Total Beauty:

Greener by Design

By Edwin Datschefski

Products are the source of all environmental problems. Major issues such as pollution, deforestation, species loss, and global warming are all side-effects of the activities that provide consumers with food, transport, shelter, clothing and the endless array of consumer goods on the market today. Ecological and social issues are becoming more important than ever before, and a vital new role is opening up for design. Many beautiful-looking products have an underlying ugliness that is hidden to the consumer and is often invisible to the designer as well. This site reveals these environmental and social impacts and shows how can they be designed out to create products that have a "total beauty". Sustainable products are those that are the best for people, profits and the planet.

One issue is that most designers focus on improving form and function but they pay less attention to fabrication -- how products are made. Fabrication is where many of the environmental and social impacts lie, with damage being caused by the extraction of raw materials and by pollution rising from manufacturing processes. Then there is the notion of producer responsibility. Products don't disappear after being sold. All products die eventually when they come to the end of their useful life. Where do they go to then?

Designers and discerning consumers are starting to look beyond pure surface, recognising that while a chair for example may look beautiful, can a product really represent the pinnacle of mankind's genius if it is made using polluting methods or by exploiting workers? The "total beauty" of solutions presented on this site extends to elegant recycling processes, beautifully-crafted energy flows, and materials that are so safe they could be eaten la carte.

The Greener By Design website presents a radical but simple framework for sustainability. cyclic|solar|safe is an easy to understand protocol for understanding products and how they can become more sustainable. It is fast and easy to use, whether you are designing a product or considering buying it.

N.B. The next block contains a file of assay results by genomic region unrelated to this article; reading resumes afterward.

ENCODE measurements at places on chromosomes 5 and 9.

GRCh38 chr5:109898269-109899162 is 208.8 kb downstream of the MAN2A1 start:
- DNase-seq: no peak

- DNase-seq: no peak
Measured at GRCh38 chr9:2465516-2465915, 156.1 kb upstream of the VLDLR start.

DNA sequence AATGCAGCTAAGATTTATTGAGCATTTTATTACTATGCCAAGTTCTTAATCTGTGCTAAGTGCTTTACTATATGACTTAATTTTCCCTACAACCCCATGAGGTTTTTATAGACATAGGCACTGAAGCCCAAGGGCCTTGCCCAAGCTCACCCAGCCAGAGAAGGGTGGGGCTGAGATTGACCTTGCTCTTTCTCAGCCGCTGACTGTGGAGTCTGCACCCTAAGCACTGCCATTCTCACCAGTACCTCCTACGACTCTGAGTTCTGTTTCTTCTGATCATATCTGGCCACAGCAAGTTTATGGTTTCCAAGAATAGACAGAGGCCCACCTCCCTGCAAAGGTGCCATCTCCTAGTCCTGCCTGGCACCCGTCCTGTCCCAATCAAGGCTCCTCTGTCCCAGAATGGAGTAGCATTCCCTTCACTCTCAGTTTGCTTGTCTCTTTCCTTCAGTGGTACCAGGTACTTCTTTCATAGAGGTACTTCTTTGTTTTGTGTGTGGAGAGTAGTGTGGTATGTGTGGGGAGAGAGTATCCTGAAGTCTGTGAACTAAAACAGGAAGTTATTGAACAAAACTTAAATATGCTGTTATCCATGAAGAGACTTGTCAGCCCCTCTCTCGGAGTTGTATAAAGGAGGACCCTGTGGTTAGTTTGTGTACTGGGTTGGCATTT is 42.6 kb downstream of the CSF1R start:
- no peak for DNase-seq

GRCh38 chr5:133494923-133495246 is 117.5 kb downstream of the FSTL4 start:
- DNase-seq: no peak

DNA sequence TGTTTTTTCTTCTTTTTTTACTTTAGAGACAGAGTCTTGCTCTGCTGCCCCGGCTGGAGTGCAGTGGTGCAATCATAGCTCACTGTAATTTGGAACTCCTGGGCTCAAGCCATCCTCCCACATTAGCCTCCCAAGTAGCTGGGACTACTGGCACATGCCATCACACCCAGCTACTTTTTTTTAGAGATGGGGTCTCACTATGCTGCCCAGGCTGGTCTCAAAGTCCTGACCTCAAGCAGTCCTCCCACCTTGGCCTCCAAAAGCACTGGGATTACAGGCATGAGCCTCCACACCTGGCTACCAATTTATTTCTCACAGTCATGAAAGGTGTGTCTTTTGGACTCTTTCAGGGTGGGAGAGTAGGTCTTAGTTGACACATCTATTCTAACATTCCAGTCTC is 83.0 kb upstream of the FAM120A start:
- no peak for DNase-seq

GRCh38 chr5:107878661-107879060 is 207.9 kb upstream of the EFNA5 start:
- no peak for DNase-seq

Environmental issues are complex and can seem hard to get to grips with. The approaches in this book build on the lessons learnt through many years' experience and hundreds of product innovations, and the book has been designed tomake the challenge of sustainable design more approachable.

While some firms choose to undertake expensive and lengthy "life cycle assessment" studies, our studies of what companies actually do is very revealing. Out of 500 products examined, over 99% used just 11 basic innovative principles. So despite the complexity involved in understanding the environmental impacts of a product, there are relatively few routes for innovation, and most of them guarantee and improvement in environmental performance most of the time.

Given human's relatively recent emergence on the evolutionary scene and the almost constant migrations that follow, everyone is in a sense a "newcomer." Yet we all remain native as well, disparate individuals arising out of a single indivisible body, an unbroken planetary sphere. The continents are not dissimilar, free-floating entities, but rather portions of the terrestrial whole, distinguished only by those thin stretches of water we call the oceans. I like to envision these continents as the exposed body parts of the planetary body, with giant mountain ranges where the planet-Gaia raises her knees out of the shallow, salty bath. To be truly native in this unique and precarious time is less a matter of sequential generations of occupation than a quality of perception, and a state of commitment.